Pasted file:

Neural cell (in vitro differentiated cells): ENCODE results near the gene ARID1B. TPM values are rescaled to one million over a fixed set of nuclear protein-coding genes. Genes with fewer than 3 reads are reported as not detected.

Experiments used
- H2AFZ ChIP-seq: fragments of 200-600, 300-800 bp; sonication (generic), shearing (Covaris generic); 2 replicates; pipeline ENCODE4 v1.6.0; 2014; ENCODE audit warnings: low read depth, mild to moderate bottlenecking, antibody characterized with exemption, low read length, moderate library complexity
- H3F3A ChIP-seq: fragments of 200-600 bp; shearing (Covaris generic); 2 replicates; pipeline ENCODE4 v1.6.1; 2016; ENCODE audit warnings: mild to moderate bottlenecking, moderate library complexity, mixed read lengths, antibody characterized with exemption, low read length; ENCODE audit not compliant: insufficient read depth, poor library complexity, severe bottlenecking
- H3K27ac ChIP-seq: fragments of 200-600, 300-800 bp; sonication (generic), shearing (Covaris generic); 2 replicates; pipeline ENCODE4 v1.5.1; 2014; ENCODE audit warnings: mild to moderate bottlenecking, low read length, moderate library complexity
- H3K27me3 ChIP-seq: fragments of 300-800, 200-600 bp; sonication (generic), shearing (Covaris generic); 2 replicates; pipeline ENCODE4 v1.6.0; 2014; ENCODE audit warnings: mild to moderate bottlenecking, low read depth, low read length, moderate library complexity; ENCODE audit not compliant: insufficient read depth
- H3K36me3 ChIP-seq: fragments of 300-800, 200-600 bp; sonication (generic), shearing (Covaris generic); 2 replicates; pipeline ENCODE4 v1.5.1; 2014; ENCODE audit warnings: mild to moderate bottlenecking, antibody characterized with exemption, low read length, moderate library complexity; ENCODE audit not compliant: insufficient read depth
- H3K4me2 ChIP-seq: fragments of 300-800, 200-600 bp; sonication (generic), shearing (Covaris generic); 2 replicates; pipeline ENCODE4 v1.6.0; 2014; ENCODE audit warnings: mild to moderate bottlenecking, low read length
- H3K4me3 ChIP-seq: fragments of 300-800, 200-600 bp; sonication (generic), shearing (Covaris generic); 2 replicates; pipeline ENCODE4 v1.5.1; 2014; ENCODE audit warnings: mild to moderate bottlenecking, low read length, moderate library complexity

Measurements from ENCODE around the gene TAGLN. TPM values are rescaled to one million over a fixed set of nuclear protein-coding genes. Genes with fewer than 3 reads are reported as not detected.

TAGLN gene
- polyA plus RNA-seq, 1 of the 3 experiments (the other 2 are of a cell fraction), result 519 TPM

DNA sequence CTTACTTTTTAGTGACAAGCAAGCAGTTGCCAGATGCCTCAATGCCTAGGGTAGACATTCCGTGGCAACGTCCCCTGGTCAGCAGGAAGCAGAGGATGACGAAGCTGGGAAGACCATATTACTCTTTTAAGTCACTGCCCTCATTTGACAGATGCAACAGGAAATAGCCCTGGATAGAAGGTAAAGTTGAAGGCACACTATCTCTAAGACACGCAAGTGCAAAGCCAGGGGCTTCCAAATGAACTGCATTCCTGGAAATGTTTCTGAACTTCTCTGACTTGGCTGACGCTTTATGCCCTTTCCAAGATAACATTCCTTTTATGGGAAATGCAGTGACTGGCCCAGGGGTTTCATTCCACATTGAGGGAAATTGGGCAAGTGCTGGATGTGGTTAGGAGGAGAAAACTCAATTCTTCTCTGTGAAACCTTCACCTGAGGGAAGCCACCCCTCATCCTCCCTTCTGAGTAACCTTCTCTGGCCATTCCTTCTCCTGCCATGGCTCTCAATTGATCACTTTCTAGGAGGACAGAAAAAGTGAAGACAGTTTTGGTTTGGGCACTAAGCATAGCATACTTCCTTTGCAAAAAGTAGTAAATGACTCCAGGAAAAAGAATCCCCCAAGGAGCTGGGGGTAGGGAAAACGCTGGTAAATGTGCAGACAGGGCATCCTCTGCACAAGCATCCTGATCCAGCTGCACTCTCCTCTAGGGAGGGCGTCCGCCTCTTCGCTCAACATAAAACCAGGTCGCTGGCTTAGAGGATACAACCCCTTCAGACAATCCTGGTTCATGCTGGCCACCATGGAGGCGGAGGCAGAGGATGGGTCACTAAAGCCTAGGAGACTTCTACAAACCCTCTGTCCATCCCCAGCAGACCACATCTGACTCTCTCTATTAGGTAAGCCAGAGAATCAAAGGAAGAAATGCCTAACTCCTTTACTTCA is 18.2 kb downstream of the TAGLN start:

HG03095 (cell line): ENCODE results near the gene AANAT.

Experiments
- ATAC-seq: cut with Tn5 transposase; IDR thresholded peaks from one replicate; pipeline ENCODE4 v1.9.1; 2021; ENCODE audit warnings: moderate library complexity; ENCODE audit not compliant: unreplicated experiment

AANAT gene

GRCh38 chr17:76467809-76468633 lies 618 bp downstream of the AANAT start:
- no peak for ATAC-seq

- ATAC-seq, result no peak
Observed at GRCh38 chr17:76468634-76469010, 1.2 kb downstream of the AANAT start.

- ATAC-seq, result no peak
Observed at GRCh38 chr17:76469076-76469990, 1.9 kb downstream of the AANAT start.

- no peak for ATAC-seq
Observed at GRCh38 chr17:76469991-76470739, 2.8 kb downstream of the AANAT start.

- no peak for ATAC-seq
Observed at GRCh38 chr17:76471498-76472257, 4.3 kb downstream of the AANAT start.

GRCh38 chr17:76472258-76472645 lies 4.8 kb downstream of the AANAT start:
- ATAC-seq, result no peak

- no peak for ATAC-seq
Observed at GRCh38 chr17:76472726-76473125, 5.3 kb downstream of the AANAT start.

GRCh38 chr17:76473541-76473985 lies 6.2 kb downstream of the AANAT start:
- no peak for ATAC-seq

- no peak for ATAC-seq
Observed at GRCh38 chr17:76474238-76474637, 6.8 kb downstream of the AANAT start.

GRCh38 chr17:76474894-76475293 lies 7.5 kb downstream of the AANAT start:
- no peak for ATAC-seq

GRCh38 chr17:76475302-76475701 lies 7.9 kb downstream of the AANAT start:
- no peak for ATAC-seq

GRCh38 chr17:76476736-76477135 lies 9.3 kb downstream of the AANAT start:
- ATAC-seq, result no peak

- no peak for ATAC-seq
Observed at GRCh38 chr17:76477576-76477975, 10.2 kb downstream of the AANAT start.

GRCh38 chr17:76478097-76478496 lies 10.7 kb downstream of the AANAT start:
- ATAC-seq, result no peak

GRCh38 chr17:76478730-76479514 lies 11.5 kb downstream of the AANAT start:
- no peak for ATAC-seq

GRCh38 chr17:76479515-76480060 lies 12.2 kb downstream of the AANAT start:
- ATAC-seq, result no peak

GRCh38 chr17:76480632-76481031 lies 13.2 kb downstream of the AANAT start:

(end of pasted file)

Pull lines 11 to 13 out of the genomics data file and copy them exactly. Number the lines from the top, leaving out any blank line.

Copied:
TAGLN gene
- polyA plus RNA-seq, 1 of the 3 experiments (the other 2 are of a cell fraction), result 519 TPM

DNA sequence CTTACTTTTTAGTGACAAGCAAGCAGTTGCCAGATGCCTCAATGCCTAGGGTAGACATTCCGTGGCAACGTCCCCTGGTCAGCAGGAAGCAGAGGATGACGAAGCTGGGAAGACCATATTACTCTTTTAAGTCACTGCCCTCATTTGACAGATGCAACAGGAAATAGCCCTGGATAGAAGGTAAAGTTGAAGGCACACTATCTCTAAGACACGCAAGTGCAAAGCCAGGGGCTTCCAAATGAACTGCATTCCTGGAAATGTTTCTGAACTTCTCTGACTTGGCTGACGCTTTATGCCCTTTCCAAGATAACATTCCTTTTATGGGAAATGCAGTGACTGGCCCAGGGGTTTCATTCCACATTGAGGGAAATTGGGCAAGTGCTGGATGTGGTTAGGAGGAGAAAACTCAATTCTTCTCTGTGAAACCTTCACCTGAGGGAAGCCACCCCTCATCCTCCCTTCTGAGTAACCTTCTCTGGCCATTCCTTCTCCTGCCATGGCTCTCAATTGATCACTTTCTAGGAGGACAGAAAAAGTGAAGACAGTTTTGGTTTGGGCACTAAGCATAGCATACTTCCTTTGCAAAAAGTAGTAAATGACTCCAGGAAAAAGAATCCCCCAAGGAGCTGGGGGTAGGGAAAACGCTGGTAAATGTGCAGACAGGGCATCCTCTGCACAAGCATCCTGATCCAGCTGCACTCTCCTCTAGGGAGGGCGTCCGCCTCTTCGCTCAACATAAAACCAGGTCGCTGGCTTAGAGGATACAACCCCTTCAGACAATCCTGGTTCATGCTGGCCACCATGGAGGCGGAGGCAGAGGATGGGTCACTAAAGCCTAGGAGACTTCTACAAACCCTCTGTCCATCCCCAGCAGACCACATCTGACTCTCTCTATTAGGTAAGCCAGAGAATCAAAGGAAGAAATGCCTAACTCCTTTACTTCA is 18.2 kb downstream of the TAGLN start: